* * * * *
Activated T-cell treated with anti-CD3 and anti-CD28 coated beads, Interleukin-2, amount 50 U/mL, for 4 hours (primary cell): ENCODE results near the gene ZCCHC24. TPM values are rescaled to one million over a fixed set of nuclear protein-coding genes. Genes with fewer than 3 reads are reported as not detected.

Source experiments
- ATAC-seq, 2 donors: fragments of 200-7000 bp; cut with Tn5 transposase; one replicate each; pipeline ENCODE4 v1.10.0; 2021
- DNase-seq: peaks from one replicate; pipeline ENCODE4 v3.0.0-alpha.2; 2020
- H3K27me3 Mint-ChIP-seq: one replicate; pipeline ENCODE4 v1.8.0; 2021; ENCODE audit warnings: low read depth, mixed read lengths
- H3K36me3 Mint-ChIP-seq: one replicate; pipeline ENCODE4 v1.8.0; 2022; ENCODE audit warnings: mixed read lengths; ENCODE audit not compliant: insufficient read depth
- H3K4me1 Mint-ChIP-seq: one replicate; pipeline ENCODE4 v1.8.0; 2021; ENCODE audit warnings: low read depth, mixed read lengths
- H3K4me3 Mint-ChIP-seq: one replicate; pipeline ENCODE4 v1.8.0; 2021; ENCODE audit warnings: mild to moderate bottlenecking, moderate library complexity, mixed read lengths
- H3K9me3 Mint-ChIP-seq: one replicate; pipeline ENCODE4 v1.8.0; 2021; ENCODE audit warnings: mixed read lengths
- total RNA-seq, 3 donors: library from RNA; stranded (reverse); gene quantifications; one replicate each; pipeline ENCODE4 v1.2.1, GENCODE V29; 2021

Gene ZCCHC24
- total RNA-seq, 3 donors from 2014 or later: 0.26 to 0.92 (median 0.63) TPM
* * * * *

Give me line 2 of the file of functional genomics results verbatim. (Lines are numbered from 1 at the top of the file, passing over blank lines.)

Source experiments